B orn in England, Metcalfe immigrated to America to preach the gospel of temperance, vegetarianism, and health. He was a member of the "New Church," which, following the Swedish mystic Emanuel Swedenborg (1688-1772), advocated abstinence based on his theological views. Likewise, Metcalfe "gave up, at once and entirely, fish, flesh and fowl as food, and every kind of intoxicating liquor as drink" in 1809 (Metcalfe 1872: 12).
His dietary choices, however, met with some resistance. Metcalfe explained that, friends laughed at me, and entreated me to lay aside my foolish notions of a vegetable diet. They assured me I was rapidly sinking into a consumption, and tried various other methods to induce me to return to the customary dietetic habits of society; but their efforts proved ineffectual.
(Metcalfe 1872: 13)
Nevertheless, Metcalfe did not renounce his vegetarianism, which became central to his preaching in the "Bible-Christian Church" that he helped to found. Like the New Church, Metcalfe's sect advocated temperance and vegetarianism. The Bible-Christian Church resulted, in part, from Metcalfe's break with the New Church over the question of revelation. He argued that only the Bible was
"divinely inspired record of the word of God" (Metcalfe 1872: 16). In 1816, forty-one followers of Metcalfe and the Bible-Christian Church departed Liverpool for Philadelphia. Their numbers actually decreased on the trip over as "the strong sea breeze of the Atlantic" made them "give way to indulgences in eating and drinking those things which their principles had forbidden" (Metcalfe 1872: 19). However, once in Philadelphia, Metcalfe preached the new doctrine of temperance and vegetarianism to ever-greater audiences.
His periodical The Rural Magazine and Literary Evening Fireside also promulgated his views. From 1820, he began to publish a series of widely read and quoted tracts against alcohol and the eating of flesh. His argument here was moral: When men and women gather together for whatever purpose, and alcohol is served, the potential for immorality is present (Metcalfe 1872: 31). The temperance movement grew much more quickly than "dietetic reform," yet it too was "as criminal, as debasing, and as barbarous as that or any other known evil" (Metcalfe 1872: 32). In 1821, Metcalfe published the tract Abstinence from the Flesh of Animals, and, in 1839, he met Sylvester Graham, who was then preaching temperance and, through Metcalfe, later added vegetarianism to his cause. In addition, Metcalfe's tracts had a major influence on William Alcott, whose work emphasized the moral basis of health and education. As such, Metcalfe continued to be a major feature of the growing diet-reform movement until his death in 1862.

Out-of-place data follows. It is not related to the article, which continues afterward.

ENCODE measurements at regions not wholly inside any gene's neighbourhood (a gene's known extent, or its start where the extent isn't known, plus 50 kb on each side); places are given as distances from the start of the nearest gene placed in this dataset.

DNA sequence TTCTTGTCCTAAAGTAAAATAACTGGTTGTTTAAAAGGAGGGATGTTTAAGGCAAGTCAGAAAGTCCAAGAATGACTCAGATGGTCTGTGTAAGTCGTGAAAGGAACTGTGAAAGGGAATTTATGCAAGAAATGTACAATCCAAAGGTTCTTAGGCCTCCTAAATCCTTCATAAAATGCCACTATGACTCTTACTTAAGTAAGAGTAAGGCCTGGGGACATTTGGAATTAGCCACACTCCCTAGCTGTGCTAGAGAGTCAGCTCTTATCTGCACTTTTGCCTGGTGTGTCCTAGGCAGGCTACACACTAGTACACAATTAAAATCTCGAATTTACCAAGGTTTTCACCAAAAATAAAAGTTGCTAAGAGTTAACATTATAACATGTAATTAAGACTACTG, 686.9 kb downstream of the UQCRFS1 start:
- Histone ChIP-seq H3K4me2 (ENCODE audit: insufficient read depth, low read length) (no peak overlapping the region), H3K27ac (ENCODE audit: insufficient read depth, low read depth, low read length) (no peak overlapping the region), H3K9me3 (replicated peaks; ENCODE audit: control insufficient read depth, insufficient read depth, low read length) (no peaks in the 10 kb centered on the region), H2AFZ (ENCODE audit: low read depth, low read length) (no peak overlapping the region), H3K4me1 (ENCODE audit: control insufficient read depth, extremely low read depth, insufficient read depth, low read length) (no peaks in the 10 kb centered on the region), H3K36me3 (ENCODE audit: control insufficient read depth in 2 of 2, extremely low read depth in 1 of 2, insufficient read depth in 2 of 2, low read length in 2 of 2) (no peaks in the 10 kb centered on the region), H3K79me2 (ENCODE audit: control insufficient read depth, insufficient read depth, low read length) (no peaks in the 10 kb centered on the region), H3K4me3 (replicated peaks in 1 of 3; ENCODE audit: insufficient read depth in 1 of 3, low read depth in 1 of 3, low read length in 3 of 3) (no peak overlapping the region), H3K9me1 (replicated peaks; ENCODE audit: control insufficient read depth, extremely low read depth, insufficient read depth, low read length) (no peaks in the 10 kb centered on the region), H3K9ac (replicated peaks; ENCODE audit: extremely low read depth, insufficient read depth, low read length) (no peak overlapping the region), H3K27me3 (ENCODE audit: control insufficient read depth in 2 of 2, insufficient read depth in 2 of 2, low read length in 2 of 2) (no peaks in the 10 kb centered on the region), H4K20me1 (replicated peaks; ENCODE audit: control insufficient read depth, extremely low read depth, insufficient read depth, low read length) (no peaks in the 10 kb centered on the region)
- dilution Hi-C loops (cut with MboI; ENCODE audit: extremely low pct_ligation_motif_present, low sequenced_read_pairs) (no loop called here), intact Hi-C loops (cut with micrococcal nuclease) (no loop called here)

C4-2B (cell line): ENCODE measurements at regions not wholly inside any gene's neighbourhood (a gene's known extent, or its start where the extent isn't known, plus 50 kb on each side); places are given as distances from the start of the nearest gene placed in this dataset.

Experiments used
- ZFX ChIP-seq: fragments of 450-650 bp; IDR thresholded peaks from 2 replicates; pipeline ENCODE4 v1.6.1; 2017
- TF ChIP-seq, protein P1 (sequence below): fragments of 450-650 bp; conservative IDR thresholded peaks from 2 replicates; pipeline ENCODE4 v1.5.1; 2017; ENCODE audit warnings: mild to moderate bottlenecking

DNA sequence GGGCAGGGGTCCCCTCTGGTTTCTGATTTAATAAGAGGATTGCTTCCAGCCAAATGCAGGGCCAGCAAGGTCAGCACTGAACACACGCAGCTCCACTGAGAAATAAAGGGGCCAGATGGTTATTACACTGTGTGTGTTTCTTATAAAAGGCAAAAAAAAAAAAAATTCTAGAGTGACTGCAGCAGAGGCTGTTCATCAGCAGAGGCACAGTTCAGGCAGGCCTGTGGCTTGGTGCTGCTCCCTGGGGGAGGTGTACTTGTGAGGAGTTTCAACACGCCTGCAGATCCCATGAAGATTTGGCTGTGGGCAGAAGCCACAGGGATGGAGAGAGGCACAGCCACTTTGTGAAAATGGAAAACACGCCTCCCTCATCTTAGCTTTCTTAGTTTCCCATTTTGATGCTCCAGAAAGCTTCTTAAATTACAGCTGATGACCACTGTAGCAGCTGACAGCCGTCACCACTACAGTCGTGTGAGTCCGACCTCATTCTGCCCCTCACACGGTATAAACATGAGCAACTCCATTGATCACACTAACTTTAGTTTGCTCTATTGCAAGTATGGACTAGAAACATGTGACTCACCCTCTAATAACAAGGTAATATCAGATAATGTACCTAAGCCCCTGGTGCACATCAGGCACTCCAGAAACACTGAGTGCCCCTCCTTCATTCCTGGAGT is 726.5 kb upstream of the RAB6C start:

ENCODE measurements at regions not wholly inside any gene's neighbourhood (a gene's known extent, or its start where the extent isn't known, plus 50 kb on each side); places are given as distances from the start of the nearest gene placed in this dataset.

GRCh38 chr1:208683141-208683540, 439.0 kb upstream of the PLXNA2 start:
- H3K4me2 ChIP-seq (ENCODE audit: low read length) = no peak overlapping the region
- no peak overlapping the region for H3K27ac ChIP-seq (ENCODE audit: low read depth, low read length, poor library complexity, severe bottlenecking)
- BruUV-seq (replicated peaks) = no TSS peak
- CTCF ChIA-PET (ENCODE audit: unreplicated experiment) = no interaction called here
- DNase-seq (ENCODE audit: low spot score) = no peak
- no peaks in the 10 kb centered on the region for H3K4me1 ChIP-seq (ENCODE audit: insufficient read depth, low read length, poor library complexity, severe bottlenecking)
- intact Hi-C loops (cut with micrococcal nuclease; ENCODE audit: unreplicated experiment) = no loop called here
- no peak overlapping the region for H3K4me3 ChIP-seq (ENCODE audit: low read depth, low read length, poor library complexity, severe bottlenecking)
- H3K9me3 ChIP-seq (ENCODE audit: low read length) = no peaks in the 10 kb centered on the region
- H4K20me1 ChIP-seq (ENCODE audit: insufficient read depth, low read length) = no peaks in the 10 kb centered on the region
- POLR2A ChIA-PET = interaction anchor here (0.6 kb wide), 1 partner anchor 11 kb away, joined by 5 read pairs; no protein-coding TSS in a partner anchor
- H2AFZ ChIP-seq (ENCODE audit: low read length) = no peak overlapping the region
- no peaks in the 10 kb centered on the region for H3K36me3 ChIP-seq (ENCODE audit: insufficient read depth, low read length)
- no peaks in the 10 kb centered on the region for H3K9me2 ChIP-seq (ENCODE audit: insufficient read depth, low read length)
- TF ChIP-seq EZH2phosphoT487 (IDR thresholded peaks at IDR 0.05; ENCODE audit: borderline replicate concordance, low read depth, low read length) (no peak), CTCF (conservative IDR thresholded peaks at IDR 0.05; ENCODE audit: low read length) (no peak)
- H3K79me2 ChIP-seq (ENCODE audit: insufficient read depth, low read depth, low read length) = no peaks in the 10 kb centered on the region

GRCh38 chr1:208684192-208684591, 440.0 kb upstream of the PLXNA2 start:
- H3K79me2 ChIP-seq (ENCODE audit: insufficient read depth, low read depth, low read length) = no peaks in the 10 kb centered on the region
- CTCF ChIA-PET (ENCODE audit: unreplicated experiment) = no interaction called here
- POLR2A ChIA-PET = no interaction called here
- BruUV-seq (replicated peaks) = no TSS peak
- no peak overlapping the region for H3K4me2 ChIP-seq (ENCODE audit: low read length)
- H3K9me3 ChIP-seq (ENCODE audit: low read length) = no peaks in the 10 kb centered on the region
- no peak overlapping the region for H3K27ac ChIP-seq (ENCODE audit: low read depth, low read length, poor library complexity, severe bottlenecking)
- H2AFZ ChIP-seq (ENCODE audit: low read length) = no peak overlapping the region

Metcalfe based his ideas about diet on strict biblical interpretations, which were always combined with notions of health and hygiene: "The system of temperance which we thus religiously practice, furnishes us with strength and activity sufficient to support the most laborious occupations, secures one of the all-important blessings of life,—the possession of health—and qualifies us for the enjoyment of a more perfect mode of being" (Metcalfe 1872: 153). This combination is fundamental to his notion of biblical revelation, which assures not only salvation but health: "It is clear from the nature of the Law, as recorded in the text before us, that man was originally intended to live upon vegetables only" (Metcalfe 1872: 156). Thus the commandment "Thou shall not kill" applies to any living thing (Metcalfe 1872: i63). Metcalfe sees in Paul's break with Jewish law, especially with the law of sacrifices, his opening (Metcalfe 1872: 190). Christ was an advocate of temperance and of vegetarianism. Even Christ's miracle of the loaves and fishes, is reread to stress the bread and to deny the fishes (Metcalfe 1872: 180). Never mind turning water into wine! It is the "hardness of their hearts" that makes the Jews continue to sacrifice after Christ's preaching (Metcalfe 1872: 191). The Jews are "so carnal as to be incapable of understanding the nature of spiritual worship, they were mere performers of external rites and ceremonies" (Metcalfe 1872: 193). Here Metcalfe is not very far from the German atheist philosopher Ludwig Feuerbach's (1804-72) dismissal of Judaism, in his Essence of Christianity (1841) as not a religion at all, but a gastronomic cult, as "the Israelites opened to Nature only the gastric sense; their taste for Nature lay only in the palate; their consciousness of God in eating manna" (Feuerbach 1841).
SLG/Angela Willey See also Christianity; Graham; Jews; Vegetarianism
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